- The temperature of the heatsink was, maybe, about 1/2 degree above ambient.
- Fan On and held 12 inches from the heatsink:
- The temperature was about 2 degrees above ambient.
- Fan On and held 18 inches from the heatsink:
- The temperature was about 4 degrees above ambient.
- Fan On and held 24 inches from the heatsink:
- The temperature was about 7 degrees above ambient… O come on how can this be still cooling the regulator at two feet?
- Fan On and held 32 inches from the heatsink:
- Temperature about 20 degrees above ambient.
- Fan On and held about 36 inches form the heatsink:
- Temperature about 40 degrees above ambient and varying quite a bit.
This data is better shown in the graph below…
The slightest breeze cools a lot
This revealing test shows fin heatsinks are actually very good at coupling heat to the air with remarkably little airflow. However, there has to be at least some airflow to prevent heat saturation at the heatsink air boundary and that is, apparently, where you realize most of the cooling benefit.
All I needed was some airflow, not a hurricane.
All the fans I found all worked great, but made a lot of noise. I thought about creating a simple little regulator circuit to knock down the 13.8 Vdc to something lower and slower.
24V fan on 13.8V
With the goal of operating a fan lower than its voltage rating I remembered some DC busses run at 24 volts or so and have plenty of compatible products including fans.
So I decided to purchase a 24 Vdc fan and run it off the 13.8 Vdc power supply voltage to slow it down to a slight breeze. Avoiding the step down regulator by simple component choice kept things straightforward.
Here is the simple install of my 24 volt fan running “slow.”
I found some twisted pair cable and used that to connect the 24 Vdc fan to the power supply’s output via a couple of banana plugs. The green banana plug is not related to the fan, but illustrates the ease of adding more connections by stacking the banana plugs. No RigRunners or Anderson Power Poles needed for this low current load.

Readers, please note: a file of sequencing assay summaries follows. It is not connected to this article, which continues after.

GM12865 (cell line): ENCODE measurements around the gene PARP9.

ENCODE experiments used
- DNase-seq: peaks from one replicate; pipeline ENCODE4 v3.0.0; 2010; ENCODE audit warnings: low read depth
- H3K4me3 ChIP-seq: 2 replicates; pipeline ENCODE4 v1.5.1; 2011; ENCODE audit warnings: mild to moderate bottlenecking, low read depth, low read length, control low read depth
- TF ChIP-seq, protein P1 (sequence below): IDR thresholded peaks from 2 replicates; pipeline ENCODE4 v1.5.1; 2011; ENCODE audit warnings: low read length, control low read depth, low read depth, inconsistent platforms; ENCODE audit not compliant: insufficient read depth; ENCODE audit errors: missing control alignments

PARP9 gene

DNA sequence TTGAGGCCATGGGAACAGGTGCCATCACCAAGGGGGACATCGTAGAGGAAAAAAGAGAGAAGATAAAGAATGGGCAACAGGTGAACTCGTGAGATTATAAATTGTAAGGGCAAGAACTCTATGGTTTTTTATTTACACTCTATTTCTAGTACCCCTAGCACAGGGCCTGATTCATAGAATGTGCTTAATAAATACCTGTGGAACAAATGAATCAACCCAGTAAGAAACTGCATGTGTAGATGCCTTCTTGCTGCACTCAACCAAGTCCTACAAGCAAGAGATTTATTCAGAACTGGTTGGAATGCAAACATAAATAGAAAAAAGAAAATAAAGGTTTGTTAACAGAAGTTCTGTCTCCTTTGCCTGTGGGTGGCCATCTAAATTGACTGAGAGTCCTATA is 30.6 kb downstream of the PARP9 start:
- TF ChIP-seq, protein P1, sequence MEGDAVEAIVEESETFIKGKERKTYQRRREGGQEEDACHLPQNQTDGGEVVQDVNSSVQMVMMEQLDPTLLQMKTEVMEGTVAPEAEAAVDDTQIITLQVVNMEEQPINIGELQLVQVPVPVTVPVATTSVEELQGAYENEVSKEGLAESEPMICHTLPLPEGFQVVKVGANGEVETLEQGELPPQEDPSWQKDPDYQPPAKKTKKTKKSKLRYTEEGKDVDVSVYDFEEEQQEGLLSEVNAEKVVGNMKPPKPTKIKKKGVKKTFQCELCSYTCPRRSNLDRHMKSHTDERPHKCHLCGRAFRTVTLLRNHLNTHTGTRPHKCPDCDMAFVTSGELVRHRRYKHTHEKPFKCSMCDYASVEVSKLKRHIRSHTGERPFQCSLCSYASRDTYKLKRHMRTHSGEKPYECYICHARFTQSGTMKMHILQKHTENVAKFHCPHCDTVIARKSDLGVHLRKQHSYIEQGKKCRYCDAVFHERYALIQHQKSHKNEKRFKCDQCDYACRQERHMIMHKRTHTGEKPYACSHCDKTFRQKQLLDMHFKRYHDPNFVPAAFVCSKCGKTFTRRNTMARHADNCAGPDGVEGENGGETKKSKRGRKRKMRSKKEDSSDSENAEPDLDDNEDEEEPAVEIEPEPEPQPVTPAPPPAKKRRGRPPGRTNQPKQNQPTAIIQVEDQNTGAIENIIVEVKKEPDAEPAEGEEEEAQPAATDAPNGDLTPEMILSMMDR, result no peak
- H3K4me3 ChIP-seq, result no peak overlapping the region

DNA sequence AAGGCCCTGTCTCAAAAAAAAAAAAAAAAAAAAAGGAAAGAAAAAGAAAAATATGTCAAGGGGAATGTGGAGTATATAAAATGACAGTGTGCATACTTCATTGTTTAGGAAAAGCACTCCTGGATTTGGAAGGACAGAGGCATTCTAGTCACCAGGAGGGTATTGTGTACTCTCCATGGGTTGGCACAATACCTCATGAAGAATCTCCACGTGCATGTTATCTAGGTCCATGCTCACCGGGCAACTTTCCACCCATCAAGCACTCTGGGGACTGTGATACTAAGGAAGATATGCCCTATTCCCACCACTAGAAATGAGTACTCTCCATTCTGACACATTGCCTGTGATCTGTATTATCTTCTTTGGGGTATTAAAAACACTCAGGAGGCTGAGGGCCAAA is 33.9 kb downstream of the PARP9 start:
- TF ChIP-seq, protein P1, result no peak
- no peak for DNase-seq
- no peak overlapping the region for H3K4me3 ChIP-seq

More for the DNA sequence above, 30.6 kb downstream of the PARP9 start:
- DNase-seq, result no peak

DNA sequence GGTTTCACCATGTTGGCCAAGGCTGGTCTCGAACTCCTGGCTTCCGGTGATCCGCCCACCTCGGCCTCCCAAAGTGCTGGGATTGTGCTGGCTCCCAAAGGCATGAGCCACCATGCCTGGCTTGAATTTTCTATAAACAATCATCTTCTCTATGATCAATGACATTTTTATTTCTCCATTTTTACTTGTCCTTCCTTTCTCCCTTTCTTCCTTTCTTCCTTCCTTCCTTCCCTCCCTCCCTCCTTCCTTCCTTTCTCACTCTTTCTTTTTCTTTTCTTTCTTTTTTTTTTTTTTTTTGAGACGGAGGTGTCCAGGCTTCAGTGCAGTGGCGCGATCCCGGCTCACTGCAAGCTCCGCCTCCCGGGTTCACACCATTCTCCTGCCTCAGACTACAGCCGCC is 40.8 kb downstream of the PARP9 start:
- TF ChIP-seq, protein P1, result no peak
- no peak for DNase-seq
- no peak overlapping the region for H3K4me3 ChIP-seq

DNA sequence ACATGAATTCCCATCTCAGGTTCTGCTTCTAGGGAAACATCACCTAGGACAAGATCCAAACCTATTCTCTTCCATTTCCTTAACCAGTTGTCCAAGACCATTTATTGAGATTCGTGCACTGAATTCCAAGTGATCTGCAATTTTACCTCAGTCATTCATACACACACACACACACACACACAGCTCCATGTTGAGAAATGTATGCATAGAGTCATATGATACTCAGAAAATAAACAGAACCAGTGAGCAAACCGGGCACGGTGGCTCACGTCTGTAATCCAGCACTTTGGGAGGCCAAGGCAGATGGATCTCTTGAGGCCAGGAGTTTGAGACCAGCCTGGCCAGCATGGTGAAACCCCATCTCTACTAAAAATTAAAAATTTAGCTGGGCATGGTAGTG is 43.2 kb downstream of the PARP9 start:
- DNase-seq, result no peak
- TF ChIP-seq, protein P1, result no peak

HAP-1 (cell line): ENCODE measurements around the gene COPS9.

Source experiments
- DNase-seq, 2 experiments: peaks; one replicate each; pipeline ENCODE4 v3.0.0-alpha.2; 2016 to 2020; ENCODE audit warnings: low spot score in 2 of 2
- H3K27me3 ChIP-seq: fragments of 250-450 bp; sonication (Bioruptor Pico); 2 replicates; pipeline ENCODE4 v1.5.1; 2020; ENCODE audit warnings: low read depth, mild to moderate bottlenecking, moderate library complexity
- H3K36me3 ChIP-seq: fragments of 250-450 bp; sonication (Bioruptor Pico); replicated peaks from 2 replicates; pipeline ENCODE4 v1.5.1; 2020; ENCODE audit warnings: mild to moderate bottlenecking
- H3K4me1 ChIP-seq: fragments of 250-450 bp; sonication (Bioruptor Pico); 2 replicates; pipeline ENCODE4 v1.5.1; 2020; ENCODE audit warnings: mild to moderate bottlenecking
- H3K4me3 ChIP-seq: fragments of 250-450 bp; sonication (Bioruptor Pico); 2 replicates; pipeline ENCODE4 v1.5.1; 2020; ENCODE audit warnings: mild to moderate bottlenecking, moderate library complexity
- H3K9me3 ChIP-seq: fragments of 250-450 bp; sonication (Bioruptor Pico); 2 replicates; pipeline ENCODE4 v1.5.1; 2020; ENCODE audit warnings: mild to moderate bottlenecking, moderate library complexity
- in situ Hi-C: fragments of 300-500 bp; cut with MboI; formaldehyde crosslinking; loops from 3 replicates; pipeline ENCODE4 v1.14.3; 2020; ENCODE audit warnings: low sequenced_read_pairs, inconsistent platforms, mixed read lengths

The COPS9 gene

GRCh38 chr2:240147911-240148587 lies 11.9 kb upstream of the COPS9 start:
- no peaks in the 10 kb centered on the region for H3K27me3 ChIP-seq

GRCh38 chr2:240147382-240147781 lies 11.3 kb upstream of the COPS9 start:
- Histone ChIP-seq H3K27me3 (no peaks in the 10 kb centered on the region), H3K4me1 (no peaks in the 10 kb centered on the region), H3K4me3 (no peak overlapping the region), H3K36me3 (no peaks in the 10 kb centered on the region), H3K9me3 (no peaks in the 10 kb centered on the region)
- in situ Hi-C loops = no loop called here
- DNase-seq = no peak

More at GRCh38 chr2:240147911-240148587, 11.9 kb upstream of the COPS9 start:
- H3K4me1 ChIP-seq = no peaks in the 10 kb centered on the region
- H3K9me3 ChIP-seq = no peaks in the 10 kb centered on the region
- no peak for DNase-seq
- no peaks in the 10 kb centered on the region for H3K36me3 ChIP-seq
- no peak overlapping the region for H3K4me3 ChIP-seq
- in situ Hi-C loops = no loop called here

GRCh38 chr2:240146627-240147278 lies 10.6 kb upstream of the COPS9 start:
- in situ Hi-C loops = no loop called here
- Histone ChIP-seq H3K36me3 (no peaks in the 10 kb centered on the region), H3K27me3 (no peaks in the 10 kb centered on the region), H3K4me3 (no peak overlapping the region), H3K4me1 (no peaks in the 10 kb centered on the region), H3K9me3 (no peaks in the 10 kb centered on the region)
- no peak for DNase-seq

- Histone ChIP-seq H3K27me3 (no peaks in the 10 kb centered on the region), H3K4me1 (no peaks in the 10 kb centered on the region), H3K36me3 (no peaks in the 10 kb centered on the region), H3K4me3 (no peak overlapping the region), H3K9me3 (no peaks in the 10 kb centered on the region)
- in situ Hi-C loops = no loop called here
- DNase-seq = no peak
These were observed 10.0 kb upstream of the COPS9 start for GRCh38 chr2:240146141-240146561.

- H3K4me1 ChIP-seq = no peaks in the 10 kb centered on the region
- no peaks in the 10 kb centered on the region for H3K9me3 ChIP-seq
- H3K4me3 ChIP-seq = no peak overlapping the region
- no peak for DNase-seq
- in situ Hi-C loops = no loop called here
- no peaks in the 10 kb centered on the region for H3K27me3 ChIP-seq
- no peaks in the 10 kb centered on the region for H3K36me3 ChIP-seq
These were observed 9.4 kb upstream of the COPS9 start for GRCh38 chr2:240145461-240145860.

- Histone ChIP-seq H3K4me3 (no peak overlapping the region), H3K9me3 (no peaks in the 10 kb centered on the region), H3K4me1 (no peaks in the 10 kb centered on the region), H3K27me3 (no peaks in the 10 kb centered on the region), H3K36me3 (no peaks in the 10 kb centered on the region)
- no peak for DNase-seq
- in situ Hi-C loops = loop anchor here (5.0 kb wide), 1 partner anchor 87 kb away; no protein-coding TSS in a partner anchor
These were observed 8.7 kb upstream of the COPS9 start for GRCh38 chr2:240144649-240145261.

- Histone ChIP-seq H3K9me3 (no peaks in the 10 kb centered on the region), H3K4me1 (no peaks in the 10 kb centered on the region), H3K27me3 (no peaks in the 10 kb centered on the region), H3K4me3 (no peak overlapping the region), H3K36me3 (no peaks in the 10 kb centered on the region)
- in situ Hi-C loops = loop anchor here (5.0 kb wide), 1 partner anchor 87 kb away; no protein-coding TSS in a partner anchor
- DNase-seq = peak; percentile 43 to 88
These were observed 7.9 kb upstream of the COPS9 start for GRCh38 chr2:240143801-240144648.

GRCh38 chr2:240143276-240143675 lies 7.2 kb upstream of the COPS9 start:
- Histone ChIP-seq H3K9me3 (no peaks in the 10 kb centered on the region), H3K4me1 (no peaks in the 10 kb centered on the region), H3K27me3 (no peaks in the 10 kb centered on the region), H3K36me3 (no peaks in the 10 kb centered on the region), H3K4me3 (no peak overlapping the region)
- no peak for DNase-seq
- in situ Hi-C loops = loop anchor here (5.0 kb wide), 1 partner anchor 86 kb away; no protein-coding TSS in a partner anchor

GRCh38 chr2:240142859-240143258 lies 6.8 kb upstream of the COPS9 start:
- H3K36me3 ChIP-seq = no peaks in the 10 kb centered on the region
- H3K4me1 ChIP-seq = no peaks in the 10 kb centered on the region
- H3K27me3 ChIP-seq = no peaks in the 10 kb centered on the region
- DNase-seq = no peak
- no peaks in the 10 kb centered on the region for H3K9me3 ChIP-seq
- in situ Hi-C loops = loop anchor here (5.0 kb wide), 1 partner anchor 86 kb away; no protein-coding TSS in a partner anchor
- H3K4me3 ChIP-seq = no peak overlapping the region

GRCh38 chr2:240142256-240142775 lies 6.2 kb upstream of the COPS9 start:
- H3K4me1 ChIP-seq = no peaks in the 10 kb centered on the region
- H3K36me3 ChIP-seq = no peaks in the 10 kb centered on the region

With the 24 volt fan running on 13.8 Vdc, it quietly and gently provides airflow across the horizontal fins of the power supply’s heatsink. This airflow works so well you can barely feel any rise in temperature when touching the heatsink. Success!
The final issue I had with this arrangement was the fan vibrating my desktop thereby generating audible noise. This was easily solved by putting a loosely folded piece of paper underneath the fan to serve as a vibration isolator. It works FB. No its not earthquake proof, but functional.
Power supplies, especially economy models like mine, often omit fans and rely on the very high temperature rated components to just take the abuse. This can work, but the addition of a simple 24 Vdc fan running slow on the supply’s 13.8 Vdc output provides more than enough cooling capacity to keep the output transistors at a far lower temperature than without. Cheaper insurance is hard to find.
Cool your power supply today… It will love you for it.